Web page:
monthly, and other when needed.  This updating of files is just one of the
tasks of maintaining the SHAKSPER file server.

SHAKSPER is not open to automatic subscription and prospective members are
requested to supply brief autobiographies of themselves. Thus, another part of
my work for SHAKSPER includes adding and deleting members and maintaining the
biography and membership files.  I also respond to personal inquires and attend
to technical problems associated with running a listserv.

One might reasonable ask why I spend so much time on these tasks.  The easy
answer is that I normally enjoy what I do; however, there is also the issue
that the work is important to me because I have such low tolerance for
unmoderated discussion groups and I am concerned with the product itself.

My moderation brings to the membership organized digests with a consistent
format, yet approximately once a year someone complains of the quality of some
of the submissions. One such complaint arrived a few weeks ago and I will post
it as the next digest of this year, but I want to add that naive questions from
non-academics have provoked some of our most memorable threads.  This
meta-issue about the nature of the Conference poses a dilemma for me - the
works of Shakespeare are appealing in ways that perhaps no other body of
literature is. Thus, as much as I want SHAKSPER to be an exclusively academic
list, many non-academics compose its membership. One way that I responded to my
dilemma was to announce on Friday, April 26, 1996, my intention of forming a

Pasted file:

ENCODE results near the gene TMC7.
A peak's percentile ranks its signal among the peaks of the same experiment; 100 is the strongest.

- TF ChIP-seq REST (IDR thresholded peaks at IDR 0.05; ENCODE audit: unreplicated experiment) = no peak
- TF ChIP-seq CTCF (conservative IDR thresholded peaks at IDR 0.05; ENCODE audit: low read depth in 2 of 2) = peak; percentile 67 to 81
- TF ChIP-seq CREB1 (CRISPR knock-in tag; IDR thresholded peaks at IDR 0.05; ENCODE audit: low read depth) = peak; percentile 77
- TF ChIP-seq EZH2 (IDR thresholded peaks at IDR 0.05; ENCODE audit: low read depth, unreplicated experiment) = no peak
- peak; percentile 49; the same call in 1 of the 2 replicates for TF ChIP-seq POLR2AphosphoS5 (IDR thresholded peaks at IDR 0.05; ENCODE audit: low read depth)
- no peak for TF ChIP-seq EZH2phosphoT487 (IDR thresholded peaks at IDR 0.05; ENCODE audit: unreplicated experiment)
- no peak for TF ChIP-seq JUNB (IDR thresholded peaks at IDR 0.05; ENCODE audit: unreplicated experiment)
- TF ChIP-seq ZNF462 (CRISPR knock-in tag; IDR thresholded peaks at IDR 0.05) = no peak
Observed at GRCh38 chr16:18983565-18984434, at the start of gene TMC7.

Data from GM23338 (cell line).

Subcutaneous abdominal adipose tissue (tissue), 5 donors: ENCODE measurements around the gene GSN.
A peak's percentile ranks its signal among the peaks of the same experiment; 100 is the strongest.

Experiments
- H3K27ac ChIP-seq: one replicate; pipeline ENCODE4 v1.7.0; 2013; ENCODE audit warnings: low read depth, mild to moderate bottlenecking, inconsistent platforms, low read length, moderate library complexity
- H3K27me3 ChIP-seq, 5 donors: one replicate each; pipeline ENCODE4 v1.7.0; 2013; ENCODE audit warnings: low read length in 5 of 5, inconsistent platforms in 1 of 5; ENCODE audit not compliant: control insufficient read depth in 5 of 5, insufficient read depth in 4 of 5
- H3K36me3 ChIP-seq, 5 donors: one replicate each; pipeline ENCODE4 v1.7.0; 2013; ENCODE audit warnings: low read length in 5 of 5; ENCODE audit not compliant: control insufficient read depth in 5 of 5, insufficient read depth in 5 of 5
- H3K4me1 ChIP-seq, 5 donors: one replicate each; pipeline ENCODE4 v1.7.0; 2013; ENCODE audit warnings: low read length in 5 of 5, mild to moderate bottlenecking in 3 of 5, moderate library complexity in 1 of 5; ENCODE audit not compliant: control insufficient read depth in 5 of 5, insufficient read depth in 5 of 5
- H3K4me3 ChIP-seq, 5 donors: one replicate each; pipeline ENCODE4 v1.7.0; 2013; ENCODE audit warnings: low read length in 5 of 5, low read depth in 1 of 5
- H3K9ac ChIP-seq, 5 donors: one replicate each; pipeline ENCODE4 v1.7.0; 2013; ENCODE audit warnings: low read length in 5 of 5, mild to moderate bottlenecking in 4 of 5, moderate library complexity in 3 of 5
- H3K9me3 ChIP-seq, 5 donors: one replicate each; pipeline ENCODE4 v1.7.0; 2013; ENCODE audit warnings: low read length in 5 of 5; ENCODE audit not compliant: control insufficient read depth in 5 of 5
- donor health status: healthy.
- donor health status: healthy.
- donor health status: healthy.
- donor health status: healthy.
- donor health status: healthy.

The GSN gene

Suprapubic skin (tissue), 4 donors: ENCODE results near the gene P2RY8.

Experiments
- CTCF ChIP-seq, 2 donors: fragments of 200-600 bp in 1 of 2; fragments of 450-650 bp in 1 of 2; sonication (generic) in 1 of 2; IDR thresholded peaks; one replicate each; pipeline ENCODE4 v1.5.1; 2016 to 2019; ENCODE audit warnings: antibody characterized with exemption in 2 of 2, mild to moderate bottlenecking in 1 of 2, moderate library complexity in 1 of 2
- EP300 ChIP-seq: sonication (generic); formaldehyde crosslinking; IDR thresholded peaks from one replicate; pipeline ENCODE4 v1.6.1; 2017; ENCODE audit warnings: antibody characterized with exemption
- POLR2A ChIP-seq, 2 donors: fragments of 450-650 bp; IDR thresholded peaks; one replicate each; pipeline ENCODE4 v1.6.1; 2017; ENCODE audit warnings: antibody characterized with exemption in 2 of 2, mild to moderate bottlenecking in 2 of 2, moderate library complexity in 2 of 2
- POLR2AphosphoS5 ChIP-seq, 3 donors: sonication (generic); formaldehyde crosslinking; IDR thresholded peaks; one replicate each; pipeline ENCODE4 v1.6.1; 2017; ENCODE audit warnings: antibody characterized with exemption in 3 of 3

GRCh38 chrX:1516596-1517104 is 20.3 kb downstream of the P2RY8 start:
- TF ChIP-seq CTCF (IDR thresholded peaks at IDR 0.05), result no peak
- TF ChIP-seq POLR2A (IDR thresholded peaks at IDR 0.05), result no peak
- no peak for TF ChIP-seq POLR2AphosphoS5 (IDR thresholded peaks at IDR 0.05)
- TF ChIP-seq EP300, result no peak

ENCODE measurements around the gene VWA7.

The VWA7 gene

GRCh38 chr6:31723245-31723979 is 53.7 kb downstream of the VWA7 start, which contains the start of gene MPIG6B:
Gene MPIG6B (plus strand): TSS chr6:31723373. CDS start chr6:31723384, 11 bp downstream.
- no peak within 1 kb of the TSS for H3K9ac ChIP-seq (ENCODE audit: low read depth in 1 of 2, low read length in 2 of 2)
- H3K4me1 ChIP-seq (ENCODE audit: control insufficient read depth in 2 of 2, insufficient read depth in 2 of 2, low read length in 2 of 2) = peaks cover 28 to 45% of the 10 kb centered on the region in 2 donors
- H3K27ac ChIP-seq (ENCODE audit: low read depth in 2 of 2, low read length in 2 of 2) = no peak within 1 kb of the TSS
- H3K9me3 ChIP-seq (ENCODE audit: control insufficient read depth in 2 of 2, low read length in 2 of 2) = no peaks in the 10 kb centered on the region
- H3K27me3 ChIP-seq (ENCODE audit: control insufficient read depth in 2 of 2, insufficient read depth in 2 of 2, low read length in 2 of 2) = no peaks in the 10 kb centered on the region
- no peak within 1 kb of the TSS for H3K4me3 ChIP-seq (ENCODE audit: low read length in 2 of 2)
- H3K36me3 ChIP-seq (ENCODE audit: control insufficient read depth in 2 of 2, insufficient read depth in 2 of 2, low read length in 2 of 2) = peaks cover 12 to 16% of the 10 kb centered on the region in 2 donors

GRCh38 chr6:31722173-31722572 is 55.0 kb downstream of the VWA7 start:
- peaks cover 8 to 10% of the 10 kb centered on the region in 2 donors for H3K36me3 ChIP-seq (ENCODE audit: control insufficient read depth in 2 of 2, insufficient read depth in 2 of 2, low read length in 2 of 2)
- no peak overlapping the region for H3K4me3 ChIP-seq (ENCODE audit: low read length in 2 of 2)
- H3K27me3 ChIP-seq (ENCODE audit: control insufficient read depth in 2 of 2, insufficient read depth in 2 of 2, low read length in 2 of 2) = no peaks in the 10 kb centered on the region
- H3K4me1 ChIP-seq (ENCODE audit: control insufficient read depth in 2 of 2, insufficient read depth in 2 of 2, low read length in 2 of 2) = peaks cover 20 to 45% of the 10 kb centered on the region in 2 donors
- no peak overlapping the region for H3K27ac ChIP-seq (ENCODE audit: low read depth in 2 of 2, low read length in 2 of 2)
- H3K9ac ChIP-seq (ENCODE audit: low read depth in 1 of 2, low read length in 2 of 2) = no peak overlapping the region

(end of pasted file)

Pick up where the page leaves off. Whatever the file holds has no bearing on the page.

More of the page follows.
SHAKSPER Advisory Board (SHK 7.0320).  At that time, I wrote the following:

>I have been slow in making any changes in the manner in which SHAKSPER
>operates, but circumstances are such that I now feel a change is in order.

>I have encouraged diversity and inclusiveness; nevertheless, SHAKSPER was
>founded as an "academic" conference and I still view it as such. Our current
>membership of 1250 includes many Shakespearean textual scholars and
>bibliographers, editors and critics, but it also includes professors and high
>school teachers, undergraduate and graduate students, actors, poets,
>playwrights, theatre professionals, librarians, computer scientists, and
>interested bystanders. The variety of SHAKSPEReans has led to wide-ranging
>discussion, but many have lamented the recent infrequency of the engaging
>scholarly exchange that SHAKSPER was intended to cultivate.

>I want SHAKSPER principally to be a forum for serious academic discussion
>(especially since electronic alternatives exist) and to that end I intend to
>establish a SHAKSPER Advisory Board.  This board will be composed of from four
>to six Shakespearean scholars from within its membership.

>The purpose of the SHAKSPER Advisory Board will be to advise the editor

>       1)  On matters of policy affecting the entire conference,
>       2)  On resolving complaints, and
>       3)  On determining the appropriateness of certain posting.